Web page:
July 13, 2010
Well, after bashing vuvuzuelas, the French, the Canadians and questioning the allegiances of white South Africans I figured I’d try to take it easy this time around. Also, with all the negativity, you might be surprised to know that I actually enjoyed this World Cup… immensely. Cape Town is a city on par with almost any other I’ve ever been to, the carnival atmosphere of the opening days surpassed even what the Germans had to offer and the games—aside from the opening round—lived up to the hype. But, as with most over-obsessed fans of the game, the pain is always as fresh in our minds as the joy. I’ll try to dispense more joy today, I promise.
And, again, I apologize for selfishly eulogizing on my experiences. If you have a memory of your own you’d like to share, I’ll be sure to post it as soon as internet in Africa will allow… so maybe a day, maybe at the end of the month when I’m finally home. Consider this my parting shot. Thanks so much for reading, commenting, debating, etc. Cheers…
July 9, 2010
I was going to title this piece “10 moments American fans will remember” but a couple of things occurred to me while writing:
a) I tend to remember things in unusual ways, ways that other Americans may not agree with. You have my preemptive apologies for anything that might offend.
b) My experiences here in South Africa won’t exactly echo that of other U.S. fans. South Africa is an enormous place, not just in size but also in terms of cultural and geographic diversity. There is no singular South African experience or singular pool of memories that will sum up the World Cup.
My cushy setup in the trendy, Californiaesque Camps Bay (just over the hill from Cape Town) has made for a much different World Cup than friends who chose to backpack their way around the whole of the country or others who stationed themselves in the urban chaos of Johannesburg for the benefit of following their teams.
None of these approaches to exploring South Africa are necessarily better or worse, just different. They say it’s the soil and not the grape that makes the wine; so too it does the World Cup, I would argue.
So, in the end, I decided to simply be selfish and focus on the events that have been, for one reason or another, tattooed in my brain rather than trying to summarize a collective experience. I’m sure everyone will have their own, but in the interminable wait for Brazil 2014, these are the moments I’ll turn to first for comfort:
June 29, 2010
I meant to write this yesterday but couldn’t bring myself to it. Handling trauma isn’t really my forte. I’m like an ostrich—when something bad happens I stick my head in the sand. I went to a game park instead. No internet. No newspaper. No TV. No banter. No World Cup. (Well, okay, I eventually watched England capitulate against Germany, but still, almost an entire day sans Cup is unchartered territory for me this summer.)
Rather than stew in my misery, I watched elephants eating and pooping (simultaneously, at times), which is all they really seem to do. Did you know that an adult elephant produces over 220 pounds of excrement in a day? That’s just under 1.5 Ricardo Clark’s, in case you were wondering.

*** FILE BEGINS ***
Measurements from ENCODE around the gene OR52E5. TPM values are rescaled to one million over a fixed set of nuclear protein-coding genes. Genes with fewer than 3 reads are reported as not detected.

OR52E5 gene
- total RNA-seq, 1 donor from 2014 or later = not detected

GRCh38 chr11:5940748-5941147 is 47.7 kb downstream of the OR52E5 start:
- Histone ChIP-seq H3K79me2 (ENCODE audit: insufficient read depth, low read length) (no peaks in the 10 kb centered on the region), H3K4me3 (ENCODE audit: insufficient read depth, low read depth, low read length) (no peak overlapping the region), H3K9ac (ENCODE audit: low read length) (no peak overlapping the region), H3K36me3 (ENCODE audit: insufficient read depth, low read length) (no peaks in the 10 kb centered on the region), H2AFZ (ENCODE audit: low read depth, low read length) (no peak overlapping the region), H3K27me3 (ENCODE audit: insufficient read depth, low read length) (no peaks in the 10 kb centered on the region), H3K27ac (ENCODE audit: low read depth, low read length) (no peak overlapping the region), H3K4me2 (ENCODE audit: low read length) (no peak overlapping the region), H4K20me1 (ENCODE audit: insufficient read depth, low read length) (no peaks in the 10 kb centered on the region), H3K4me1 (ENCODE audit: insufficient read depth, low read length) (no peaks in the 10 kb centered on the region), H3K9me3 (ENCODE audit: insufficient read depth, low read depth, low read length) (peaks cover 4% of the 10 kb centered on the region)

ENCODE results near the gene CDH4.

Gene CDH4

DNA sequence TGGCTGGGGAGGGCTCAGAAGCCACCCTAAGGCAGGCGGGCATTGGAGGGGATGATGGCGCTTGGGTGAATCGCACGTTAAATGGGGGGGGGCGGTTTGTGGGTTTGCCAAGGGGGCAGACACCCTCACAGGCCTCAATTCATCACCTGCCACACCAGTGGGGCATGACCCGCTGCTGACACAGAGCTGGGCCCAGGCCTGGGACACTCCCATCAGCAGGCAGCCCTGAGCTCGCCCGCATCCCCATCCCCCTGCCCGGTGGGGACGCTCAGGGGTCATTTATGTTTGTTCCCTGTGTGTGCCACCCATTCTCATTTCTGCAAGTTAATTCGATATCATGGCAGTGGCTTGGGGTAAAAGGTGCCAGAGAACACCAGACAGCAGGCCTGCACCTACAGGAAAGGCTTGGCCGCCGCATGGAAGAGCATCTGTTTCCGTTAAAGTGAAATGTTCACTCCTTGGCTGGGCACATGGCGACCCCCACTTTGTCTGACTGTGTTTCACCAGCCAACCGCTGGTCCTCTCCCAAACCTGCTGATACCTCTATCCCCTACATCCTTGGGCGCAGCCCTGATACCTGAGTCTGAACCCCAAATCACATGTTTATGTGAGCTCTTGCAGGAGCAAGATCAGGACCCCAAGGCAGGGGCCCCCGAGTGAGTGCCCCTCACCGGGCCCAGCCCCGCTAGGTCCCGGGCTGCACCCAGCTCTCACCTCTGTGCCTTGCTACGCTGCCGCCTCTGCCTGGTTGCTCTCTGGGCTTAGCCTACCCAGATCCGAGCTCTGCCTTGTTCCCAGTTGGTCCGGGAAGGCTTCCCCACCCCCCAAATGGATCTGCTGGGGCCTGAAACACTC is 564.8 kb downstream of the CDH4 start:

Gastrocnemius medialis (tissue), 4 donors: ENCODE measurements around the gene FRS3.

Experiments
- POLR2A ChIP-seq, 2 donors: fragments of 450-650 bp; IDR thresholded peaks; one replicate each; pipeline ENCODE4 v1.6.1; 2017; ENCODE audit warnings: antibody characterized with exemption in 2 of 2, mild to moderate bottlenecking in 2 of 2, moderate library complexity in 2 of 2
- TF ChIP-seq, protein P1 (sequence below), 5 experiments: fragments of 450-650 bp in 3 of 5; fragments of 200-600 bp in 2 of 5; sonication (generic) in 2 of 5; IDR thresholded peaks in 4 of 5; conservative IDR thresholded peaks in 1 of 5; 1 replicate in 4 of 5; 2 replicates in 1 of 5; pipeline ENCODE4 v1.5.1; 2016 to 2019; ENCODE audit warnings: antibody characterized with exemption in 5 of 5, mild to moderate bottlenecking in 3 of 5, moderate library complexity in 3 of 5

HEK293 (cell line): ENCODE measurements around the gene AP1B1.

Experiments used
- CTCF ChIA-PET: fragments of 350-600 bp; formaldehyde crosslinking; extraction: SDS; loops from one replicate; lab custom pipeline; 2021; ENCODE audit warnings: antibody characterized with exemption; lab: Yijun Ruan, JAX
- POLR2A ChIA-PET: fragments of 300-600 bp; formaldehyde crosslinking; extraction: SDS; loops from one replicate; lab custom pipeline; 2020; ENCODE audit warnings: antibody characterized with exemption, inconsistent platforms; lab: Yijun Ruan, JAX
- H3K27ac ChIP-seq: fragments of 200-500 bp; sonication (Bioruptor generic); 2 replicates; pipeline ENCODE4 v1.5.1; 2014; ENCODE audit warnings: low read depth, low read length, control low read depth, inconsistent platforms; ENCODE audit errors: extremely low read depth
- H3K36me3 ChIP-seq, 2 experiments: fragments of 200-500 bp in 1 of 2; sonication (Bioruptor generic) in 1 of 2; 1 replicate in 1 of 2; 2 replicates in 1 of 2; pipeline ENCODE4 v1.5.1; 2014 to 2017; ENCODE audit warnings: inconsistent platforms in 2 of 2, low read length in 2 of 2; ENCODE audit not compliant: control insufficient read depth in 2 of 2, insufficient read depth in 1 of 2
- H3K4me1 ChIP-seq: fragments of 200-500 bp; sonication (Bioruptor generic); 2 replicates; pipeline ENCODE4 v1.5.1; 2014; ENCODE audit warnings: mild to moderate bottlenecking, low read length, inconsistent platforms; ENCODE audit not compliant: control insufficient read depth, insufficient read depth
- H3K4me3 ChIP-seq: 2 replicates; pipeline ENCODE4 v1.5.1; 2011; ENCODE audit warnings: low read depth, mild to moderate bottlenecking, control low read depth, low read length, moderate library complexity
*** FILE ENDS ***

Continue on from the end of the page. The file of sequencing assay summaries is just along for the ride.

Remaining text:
I also witnessed kudus in sprint. They’re remarkably fast animals but there never really seems to be a point to all their running. The end product would be the exact same if they just stood in one place, which reminds me of a certain American striker, first name starts with an ‘R,’ ends in ‘obbie.’
Okay, so I guess I didn’t do a very good job of pushing Saturday’s loss into the back of my mind. It’s not that I’m bitter. I don’t think any American fan can call a round of 16 exit (in overtime, no less) a genuine disappointment. It’s just that hope had so nearly blossomed into expectation. We were playing well. Landon Donovan was scoring goals. Morale was high. The road wasn’t necessarily easy but it wasn’t Germany then Argentina as it would have been had we failed to win our group. A spot in the semifinals was there for the taking.
June 25, 2010
It's finally settling in now. The 92nd minute goal, the ensuing madness, the realization that we won our group, all of it. Before I will even be able to really fully appreciate it, the anxiety will begin again. In a little over 24 hours, the U.S. will face off against Ghana with a place in the quarterfinals at stake. If you’re the U.S. National Team, now is not the time to bask in self-satisfaction. As fans, however, we better indulge while we can. As this team has shown time and again, there is no such thing as comfortable viewing once the ball is kicked off.
With that in mind, let me take this day of relative peace to revel in their achievements, which are considerable. Savor these facts, American fans:
-World Cup first time we've won our group.
-5 points is our best return from the group stage. This is also the first time we've ever gone undefeated through the group stage and will be the first time we leave the World Cup without having more losses than wins.
-The 1-0 win against Algeria was the first clean sheet since 1950. Clean sheet, by the way, is soccer speak for shutout. Our sheets have previously been soiled.
-Donovan’s last-gasp goal against Algeria was the first ever injury time goal scored by the U.S. at the World Cup.
-The United States have led for a total of 2 minutes and 29 seconds so far in this World Cup and still won their group.
-Though our defense failed to keep our linens tidy in the first two matches, they still haven't conceded in the second half of any game.
June 24, 2010
This has been a summer unlike any other.
It started with what I personally labeled the biggest game in the history of U.S. soccer—the most hyped, the most publicized, the primetime feature of the opening Saturday of the World Cup, the culmination of months and years of anticipation. It was our moment in the radiant sunlight of the American sports world.
Days later there was the greatest crime in the history of U.S. soccer: Koman Coubilaly’s inexplicable whistle broke our hearts. The shadow of that call blighted a courageous fight back that should have seen us in a comfortable position heading into last night.